4. With careful case selection and labour management, perinatal mortality occurs in approximately 2 per 1000 births and serious short-term neonatal morbidity in approximately 2% of breech infants. Many recent retrospective and prospective reports of vaginal breech delivery that follow specific protocols have noted excellent neonatal outcomes.
5. Long-term neurological infant outcomes do not differ by planned mode of delivery even in the presence of serious short-term neonatal morbidity.
 
 
It sounds like their position is that vaginal breech birth is riskier than vaginal cephalic birth, and that overall CS is safer for these babies. However, by risking some women out of vaginal breech birth, and by watching the ones who do qualify very closely, they're able to get good outcomes. Again, it's all down to the level of risk that the mother is comfortable with. 
post #66 of 94

 

Quote:
Originally Posted by Alenushka View Post

What about this study?

"

In 2000, Hannah and colleagues completed a large, well-designed, multicenter, randomized clinical trial involving 2088 term singleton fetuses in frank or complete breech presentations at 121 institutions in 26 countries.[9]

 

The composite measurement of either perinatal mortality or serious neonatal morbidity by 6 weeks of life was significantly lower in the planned cesarean group than in the planned vaginal group (5% vs 1.6%, P < .0001)."

 

This study was reviewed and found to be invalid. Unfortunately between the time it was published and the time the reviews were done there was a sharp decrease in providers trained/skilled in vaginal breech births, hence the continued very high rate of c-sections for breech babies.

 

See the following (from breechbirth.ca/Research.html):

 

 

Inappropriate use of randomised trials to evaluate complex phenomena: case study of vaginal breech delivery
Andrew Kotaska, MD 
 
Kotaska suggests that for a complicated and highly variable situation such as breech birth, the method taken by the Term Breech Trial is inappropriate, and widespread acceptance of this trial's results has breached the limits of evidence based medicine.  The trial failed to adequately appreciate both the complex nature of vaginal breech delivery and the complex mix of operator variables necessary for its safe conduct, rendering the conclusion excessively simplistic and an inappropriate basis for a widespread obstetrical standard of care. Read this article at the BMJ site.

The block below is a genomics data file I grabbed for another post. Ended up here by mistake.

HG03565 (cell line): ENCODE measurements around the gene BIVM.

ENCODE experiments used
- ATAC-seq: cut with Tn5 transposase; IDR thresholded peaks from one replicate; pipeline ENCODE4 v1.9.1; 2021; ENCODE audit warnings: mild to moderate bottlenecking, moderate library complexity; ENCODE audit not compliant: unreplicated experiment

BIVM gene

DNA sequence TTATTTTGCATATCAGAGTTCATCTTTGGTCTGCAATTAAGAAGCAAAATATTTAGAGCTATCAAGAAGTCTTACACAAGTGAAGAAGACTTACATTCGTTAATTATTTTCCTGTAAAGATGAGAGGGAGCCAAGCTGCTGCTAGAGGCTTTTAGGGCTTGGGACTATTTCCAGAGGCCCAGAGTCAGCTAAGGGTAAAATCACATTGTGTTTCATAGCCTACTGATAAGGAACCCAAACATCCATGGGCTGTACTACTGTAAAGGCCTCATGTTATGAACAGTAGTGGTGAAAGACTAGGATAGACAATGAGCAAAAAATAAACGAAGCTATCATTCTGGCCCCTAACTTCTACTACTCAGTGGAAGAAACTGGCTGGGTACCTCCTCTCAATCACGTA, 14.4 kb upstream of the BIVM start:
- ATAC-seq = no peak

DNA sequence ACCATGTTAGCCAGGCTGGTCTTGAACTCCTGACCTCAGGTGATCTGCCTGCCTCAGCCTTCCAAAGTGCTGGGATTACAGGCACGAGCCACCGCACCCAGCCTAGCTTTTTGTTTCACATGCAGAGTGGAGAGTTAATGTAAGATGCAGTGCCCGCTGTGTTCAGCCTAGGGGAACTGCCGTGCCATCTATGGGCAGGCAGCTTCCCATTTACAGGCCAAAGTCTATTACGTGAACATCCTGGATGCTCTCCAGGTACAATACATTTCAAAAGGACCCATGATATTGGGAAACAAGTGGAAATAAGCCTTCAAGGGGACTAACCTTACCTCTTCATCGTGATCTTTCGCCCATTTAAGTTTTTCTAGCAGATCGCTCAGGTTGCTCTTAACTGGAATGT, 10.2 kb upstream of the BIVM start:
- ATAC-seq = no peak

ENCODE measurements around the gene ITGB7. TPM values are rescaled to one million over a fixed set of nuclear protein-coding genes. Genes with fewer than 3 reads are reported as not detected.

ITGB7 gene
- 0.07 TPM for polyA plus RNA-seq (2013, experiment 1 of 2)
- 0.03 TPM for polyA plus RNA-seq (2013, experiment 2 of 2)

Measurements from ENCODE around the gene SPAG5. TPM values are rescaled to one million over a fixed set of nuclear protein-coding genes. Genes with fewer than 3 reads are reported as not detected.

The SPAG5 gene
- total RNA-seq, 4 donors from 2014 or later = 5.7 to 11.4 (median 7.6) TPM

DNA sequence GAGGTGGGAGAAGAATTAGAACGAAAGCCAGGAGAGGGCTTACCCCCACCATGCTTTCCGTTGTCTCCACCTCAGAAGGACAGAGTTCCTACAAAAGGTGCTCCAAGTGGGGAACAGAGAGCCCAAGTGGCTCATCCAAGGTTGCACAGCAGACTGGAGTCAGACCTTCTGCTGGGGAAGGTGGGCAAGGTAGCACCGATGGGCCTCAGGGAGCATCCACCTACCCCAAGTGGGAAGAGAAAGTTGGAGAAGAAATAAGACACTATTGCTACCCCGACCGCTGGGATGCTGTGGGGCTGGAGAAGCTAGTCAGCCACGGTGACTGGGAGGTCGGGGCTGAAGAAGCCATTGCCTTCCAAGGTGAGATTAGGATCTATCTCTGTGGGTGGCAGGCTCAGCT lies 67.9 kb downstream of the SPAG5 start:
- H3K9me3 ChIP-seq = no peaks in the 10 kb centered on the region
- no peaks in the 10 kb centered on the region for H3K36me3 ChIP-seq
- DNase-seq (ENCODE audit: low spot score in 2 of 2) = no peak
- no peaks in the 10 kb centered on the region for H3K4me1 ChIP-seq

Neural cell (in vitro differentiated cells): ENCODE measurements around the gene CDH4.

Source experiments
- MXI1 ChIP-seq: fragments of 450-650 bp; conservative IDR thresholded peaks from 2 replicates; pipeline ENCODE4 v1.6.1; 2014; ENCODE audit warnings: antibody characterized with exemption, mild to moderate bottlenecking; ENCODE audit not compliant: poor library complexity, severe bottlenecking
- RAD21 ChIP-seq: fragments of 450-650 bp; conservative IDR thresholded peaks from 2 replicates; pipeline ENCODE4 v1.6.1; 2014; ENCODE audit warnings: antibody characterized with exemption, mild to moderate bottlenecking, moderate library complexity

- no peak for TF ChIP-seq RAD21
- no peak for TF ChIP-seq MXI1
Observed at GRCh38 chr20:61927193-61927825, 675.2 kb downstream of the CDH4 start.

And:
 
Five years to the term breech trial: The rise and fall of a randomized controlled trial
Marek Glezerman, MD
 
Glezerman analyzed  the original term breech trial and finds fault with the study design, methods and conclusion.  Glezerman concludes that the “original term breech trial recommendations should be withdrawn.”
American Journal of Obstetrics and Gynecology (2006) 194, 20–5

 

 

post #67 of 94
Quote:
Originally Posted by LLtheTinkerbell View Post

 

 

This study was reviewed and found to be invalid. Unfortunately between the time it was published and the time the reviews were done there was a sharp decrease in providers trained/skilled in vaginal breech births, hence the continued very high rate of c-sections for breech babies.

 

See the following (from breechbirth.ca/Research.html):

 

 

Inappropriate use of randomised trials to evaluate complex phenomena: case study of vaginal breech delivery
Andrew Kotaska, MD 
 
Kotaska suggests that for a complicated and highly variable situation such as breech birth, the method taken by the Term Breech Trial is inappropriate, and widespread acceptance of this trial's results has breached the limits of evidence based medicine.  The trial failed to adequately appreciate both the complex nature of vaginal breech delivery and the complex mix of operator variables necessary for its safe conduct, rendering the conclusion excessively simplistic and an inappropriate basis for a widespread obstetrical standard of care. Read this article at the BMJ site.
 
And: